Preparing to get dirty: As spring nears, Therese Manggaard shares five essential tools every gardener should have

Sand wastes little time, its grit sliding through your fingers. Clay, smooth to the touch, resists until it splits into clumps. But, dark, rich, loose garden soil rolls over your hands, leaving a shadow of its embrace.

That feeling of pressing your hands into the soil is a joy Therese Manggaard looks forward to. Losing that experience would be a shame said the master gardener when she was asked about adding gardening gloves to the collection of tools a new gardener should gather to get started.

“Get your hands dirty,” she said, and she shared these top five pieces of gardening gear for gardeners already looking ahead to the new growing season:

1. A Triangle-Shaped Hoe

This style of hoe is ideal for cutting furrows for seeds and removing weeds in the rows, Manggaard said.

She has tried other types of hoes, but the flat or open-faced tools are prone to cutting weeds rather than lifting them out. Cut weeds will grow right back.

2. Garden Shears

You’ll want a pair of shears that are designed to spring back open after you engage the blades, otherwise your hand is going to get pretty tired, Manggaard said.

These shears are valuable in the garden as you need to trim away weak parts of plants that drain energy from the best producing vines.

This tool is also valuable outside the vegetable garden when is comes to pruning shrubs, dead-heading flowers and the like.

3. A Garden Rake

It’s difficult to improve on a classic design, although a peek into patents by the online journal “Atlas Obscura” shows that in 1894, Edmund Brown sought a patent for what he describes as “an automatically clearing attachment for iron tooth door-yard rakes.” When you pick the rake up, the attachment is supposed to push off leaves and debris.

While that didn’t really take off, the garden rake is a workhorse.

“You need this for leveling the soil and breaking up clumps,” Manggaard said.

Nice, worked up soil helps greatly with seed germination and strong healthy plants.

4. A Regular Spade Shovel

You could go with one of those short spade shovels — the ones with a handle on top and reach only to about the midsection of an average man. However, you likely will regret not getting a long-handled spade when you are trying to dig out a stubborn rogue shrub or weed that is in the way of your garden.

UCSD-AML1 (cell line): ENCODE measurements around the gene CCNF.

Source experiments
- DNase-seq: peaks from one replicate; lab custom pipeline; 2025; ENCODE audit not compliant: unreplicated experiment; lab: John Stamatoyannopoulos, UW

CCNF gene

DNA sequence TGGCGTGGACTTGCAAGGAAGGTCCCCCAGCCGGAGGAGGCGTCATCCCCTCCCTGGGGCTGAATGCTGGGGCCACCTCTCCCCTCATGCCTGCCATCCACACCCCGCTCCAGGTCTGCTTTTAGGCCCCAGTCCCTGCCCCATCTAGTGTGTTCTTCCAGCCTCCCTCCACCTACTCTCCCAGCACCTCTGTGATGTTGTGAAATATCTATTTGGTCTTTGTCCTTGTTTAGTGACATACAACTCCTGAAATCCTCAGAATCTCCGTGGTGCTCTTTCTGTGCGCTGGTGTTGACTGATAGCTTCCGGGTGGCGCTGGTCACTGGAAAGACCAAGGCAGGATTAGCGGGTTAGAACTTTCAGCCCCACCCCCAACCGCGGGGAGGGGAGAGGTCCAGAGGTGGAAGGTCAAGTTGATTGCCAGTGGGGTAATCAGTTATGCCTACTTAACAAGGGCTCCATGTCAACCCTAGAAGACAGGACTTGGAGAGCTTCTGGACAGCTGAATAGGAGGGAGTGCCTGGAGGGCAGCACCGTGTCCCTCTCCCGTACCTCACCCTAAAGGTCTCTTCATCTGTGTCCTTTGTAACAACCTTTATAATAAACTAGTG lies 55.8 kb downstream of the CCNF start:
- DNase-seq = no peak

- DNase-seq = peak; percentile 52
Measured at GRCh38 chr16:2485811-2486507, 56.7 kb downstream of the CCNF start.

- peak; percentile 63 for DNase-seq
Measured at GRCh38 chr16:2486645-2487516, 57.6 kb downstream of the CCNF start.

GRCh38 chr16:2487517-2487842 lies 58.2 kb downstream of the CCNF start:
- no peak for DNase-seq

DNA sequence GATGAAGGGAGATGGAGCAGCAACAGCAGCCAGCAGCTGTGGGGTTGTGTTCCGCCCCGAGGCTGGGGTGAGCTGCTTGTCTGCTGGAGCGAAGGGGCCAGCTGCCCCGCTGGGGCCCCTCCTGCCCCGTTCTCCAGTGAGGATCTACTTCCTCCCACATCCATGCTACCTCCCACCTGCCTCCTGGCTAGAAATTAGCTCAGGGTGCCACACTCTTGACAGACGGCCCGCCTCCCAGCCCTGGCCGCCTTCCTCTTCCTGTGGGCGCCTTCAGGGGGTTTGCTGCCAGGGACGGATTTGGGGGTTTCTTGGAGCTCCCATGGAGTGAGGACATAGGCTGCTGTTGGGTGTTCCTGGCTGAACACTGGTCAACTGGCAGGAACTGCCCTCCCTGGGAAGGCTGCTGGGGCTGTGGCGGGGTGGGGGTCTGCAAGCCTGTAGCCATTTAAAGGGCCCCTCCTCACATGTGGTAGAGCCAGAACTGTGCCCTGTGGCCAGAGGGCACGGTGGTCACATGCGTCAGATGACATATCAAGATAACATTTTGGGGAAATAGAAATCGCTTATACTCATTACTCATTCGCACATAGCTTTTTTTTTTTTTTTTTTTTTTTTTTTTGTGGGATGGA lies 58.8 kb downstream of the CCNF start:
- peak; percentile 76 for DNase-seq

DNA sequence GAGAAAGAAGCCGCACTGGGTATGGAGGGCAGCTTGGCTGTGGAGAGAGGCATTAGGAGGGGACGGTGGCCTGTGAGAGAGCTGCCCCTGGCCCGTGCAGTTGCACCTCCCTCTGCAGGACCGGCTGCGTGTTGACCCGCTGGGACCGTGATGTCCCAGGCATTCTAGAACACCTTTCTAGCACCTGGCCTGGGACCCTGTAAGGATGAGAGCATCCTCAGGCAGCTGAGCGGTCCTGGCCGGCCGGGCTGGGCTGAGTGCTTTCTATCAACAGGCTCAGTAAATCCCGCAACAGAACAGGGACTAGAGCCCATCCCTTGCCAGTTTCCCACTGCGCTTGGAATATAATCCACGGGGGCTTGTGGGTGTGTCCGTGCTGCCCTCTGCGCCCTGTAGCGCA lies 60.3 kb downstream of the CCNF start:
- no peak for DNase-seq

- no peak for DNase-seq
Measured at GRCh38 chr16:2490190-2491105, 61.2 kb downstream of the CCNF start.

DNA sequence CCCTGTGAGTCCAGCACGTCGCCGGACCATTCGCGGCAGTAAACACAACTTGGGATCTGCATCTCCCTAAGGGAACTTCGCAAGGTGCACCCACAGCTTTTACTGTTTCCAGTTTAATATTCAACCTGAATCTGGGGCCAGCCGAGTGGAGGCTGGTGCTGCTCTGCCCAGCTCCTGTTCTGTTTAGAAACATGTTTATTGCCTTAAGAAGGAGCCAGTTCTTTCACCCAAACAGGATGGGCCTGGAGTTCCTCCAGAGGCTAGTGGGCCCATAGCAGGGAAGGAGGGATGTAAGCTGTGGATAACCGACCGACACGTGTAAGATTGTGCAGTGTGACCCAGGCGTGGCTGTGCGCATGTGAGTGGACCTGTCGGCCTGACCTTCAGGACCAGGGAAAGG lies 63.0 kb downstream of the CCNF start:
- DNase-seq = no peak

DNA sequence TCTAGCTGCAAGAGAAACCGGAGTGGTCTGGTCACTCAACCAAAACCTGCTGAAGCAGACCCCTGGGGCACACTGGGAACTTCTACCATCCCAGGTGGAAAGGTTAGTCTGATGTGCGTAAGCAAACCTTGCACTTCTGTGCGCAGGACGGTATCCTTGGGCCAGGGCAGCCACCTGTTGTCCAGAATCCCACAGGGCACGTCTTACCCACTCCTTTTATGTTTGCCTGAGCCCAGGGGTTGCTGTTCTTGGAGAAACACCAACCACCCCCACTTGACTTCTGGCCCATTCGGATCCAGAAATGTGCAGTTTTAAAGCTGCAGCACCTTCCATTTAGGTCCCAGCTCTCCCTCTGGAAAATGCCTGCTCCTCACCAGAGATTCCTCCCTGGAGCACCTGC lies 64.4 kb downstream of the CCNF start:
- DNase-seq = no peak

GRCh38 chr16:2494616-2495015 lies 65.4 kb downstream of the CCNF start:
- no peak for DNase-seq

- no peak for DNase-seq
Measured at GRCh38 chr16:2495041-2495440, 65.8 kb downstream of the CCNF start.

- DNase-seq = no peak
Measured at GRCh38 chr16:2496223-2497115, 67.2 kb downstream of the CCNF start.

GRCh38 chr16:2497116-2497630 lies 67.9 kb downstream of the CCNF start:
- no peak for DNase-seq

“You are going to want the leverage of a long shovel,” Manggaard said.

A long shovel will serve you better also if you need to turn over and prepare your garden soil by hand. She recommends getting your hands on a good rototiller for this task, but just in case, a shovel will do the job.

She advises to drink a lot of water, if you do that job.

5. A Hose with a Sprinkler Head

OK, that’s two things, but together they will help you evenly water your garden.

Manggaard suggested getting the sprinkler head that sprays like a shower head.

You need to water your garden, but don’t overdo it, she said.

A rule of thumb for watering your garden is to give it an inch a week. You don’t necessarily need to water each day. If it is too damp that encourages shallow roots. Plants do better if their roots need to push deeper to get water.

Beyond the tools, Manggaard also suggests you wear a wide-brimmed hat to protect yourself from the sun and cancer down the road.

She encourages everyone to garden, but not because of the good food. There is more to it than that.

“Most people think of gardening as a means of eating well,” she said. It does so much more for you in terms of stress relief and exercise. It offers you something to look forward to each day, whether that is seeing the sprouting of your carrots or feeling the sensation of loose soil over your hands.

This article was featured in the March-April edition of Austin Living magazine.

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